Furthermore, there are national funds (known in French as ‘’Fonds nationaux de financement’’) which fight poverty and underdevelopment by intervening through direct and indirect financing, including loans, guarantees, training, subsidies, bonus funds, equity investments (acquisitions of shares, bonds and shares). The country’s 19 national funds granted credit of CFA86.745 billion (nearly US$150 million) between 2012 and 2016, according to a recent report.
The Banque Centrale des Etats de l’Afrique de l’Ouest (BCEAO) estimated that 15 commercial banks and four credit institutions (établissements financiers) were operating in Burkina Faso as of 30 June 2019.
Housing loans are available in the country. Société Générale Burkina Faso, a subsidiary of France-based Société Générale, grants loans of between CFA5 million (US$8 528) and CFA500 million (US$852 800). The terms of payment depends on the amount of the loan, but it can vary from five to 25 years, with an interest rate of 10 percent and administrative fees of CFA30 000 (US$ 50).
Coris Bank International has a product called “Coris Bayiri”, designed specifically for Burkinabè living outside of the country. Its main characteristics include a benefit of four percent per annum on all savings, regular contributions over a period of four years, and a credit rate at seven percent excluding taxes per year over a period of five to 10 years. The loan granted equal to 2.5 times the amount of savings collected over four years and may serve as a guarantee for the granting of a bank loan.
Banque de l’Habitat du Burkina Faso (BHBF) was founded by the state in July 2005 to deal with the issue of housing finance. BHBF was privatised in October 2018 and renamed International Business Bank (IB Bank).
 BCEAO (2018). Evolution des indicateurs de suivi de l’inclusion financière dans l’UEMOA au titre de l’année 2017. Pg. 3.
 BCEAO (2019). Principaux indicateurs des SFD de l’UMOA au 31/12/2018. Pg. 1.
 Kabore, E. (2019). Fonds nationaux: 86,745 milliards F CFA de crédits entre 2012 et 2016. L’Economiste du Faso.
 BCEAO (2019). Paysage bancaire de l’UEMOA au 30 juin 2019. https://www.bceao.int/fr/content/paysage-bancaire (Accessed 28 August 2019). Pg. 1.
 Coris Bank International (2019). Diaspora Coris Bayiri. http://www.coris-bank.com/diaspora_bayiri.php (Accessed 28 August 2019).
Agriculture and animal husbandry provide nearly 80 percent of the country’s total jobs. However, with an unemployment rate of 6.1 percent, and a monthly minimum wage of CFA34 664 (US$58), poverty persists and is estimated at 40 percent of the population. This impacts negatively on the housing market, as buying a plot or a piece of land in formal, decent neighbourhoods is a privilege only the lucky few can afford. The other alternative is to live in informal areas known in French as “quartier non-lotis”, where water and electricity are scarce and sanitation inadequate. In these areas, the prices are affordable because plots bought are small even if the price per m² remains high because of the high demand for this type of land.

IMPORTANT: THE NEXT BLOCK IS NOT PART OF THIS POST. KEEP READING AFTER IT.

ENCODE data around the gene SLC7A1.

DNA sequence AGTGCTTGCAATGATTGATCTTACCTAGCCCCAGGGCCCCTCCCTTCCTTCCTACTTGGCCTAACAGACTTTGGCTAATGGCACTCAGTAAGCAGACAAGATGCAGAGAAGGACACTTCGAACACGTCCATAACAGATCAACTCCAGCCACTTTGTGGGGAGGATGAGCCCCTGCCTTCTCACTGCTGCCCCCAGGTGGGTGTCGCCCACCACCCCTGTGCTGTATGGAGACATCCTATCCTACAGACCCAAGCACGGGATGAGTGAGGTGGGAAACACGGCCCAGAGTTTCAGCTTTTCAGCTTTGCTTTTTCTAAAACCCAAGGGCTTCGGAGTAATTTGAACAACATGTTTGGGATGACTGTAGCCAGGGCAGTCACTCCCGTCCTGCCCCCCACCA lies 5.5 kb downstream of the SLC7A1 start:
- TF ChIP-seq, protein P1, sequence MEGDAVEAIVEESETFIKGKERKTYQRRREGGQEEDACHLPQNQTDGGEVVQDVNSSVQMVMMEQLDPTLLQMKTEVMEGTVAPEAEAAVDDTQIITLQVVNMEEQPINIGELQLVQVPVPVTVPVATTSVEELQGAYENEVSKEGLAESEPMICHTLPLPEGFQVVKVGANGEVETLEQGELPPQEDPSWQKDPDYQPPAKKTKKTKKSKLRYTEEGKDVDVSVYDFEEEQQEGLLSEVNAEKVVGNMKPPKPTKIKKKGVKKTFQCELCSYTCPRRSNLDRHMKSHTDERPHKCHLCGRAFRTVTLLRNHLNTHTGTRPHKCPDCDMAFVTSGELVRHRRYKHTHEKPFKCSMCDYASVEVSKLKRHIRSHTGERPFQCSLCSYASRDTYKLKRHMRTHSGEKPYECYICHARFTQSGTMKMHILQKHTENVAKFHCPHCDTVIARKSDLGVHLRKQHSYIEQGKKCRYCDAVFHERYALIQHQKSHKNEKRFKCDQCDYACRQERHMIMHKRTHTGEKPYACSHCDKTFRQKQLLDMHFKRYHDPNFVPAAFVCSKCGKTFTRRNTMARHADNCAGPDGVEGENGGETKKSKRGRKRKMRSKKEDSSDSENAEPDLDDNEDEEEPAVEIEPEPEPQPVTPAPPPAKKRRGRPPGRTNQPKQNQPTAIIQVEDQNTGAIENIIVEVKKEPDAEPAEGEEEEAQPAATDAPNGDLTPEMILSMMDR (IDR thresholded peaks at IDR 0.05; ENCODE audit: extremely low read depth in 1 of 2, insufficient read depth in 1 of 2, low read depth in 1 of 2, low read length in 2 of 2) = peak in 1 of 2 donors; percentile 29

Land prices continue to rise in Burkina Faso. Land that cost CFA4 million (nearly US$6 666) some years ago, now trades at nearly CFA10 million (US$16 666).
The armed conflict also appears to have worsened the situation of many rural Burkinabe, destroying their livelihoods and forcing them to leave their homelands for the uncharted territories of the urban areas. In response, the government in June 2019 extended its Programme d’urgence pour le Sahel (PUS-BF) 2019-2021 to 77 new municipalities facing terrorist attacks, bringing the total to 106 areas affected by violent extremism being serviced by this programme. The programme, in which the state has invested nearly CFA81.5 billion (nearly US$136 million) in 2017 and CFA98.5 billion (US$164.3 million) in 2018, aims to improve security conditions and reduce the vulnerability of the population. It will be implemented in four phases: first prioritising social emergencies, then strengthening of the presence of the state, followed by responding to security challenges, and last, laying the foundation for resilience.
The programme has already delivered the construction of maternity units, clinics, health and social promotion centers, generic essential drug depots, incinerators and latrine blocks. Schools (pre-school, primary, post-primary, high school) have been built, as well as offices housing units for teachers, shops, boreholes and food acquisition for school canteens.
Many people on the ground have publicly said that they would not be able to afford to own the 40 000 housing units currently being built by the government. The marketing of the houses is being done by subscription through a request sent to the Centre de Gestion des Cités (CEGECI), a state-controlled real estate development company. A committee at CEGECI analyses the application. If the application is successful, the beneficiary will be asked to pay a contribution of 10 percent of the total amount for social housing and 30 percent for the economic one. The remainder is to be paid by a mortgage. Challenges of the process include lack of water and electricity and the lack of funds.
 La Tribune Afrique (2018). Burkina Faso: l’agriculture et l’élevage génèrent 80% de l’emploi, et à peine 30% du PIB. 8 juillet 2019. La Tribune Afrique.
 Banque Mondiale (2018). Chômage, total (% de la population). (Estimation modélisée OIT). https://donnees.banquemondiale.org/indicateur/SL.UEM.TOTL.ZS (Accessed 28 September 2019).
 Votresalaire.org. (2018). Salaires minimums – Burkina Faso. 29 October 2018. Votresalaire.org..
 Carnet des géographies. (2014). Les quartiers non-lotis : espaces de l’entre-deux dans la ville burkinabé. Juillet 2014. Carnet des géographies.
 Le Fou. (2018). Crise du logement au Burkina: Attention à la cocotte-minute. 12 avril 2018. Le Pays.
 Reliefweb. (2018). Programme d’urgence pour le Sahel (PUS-BF) : Des Progrès importants malgré un contexte difficile. 2 janvier 2019. Reliefweb.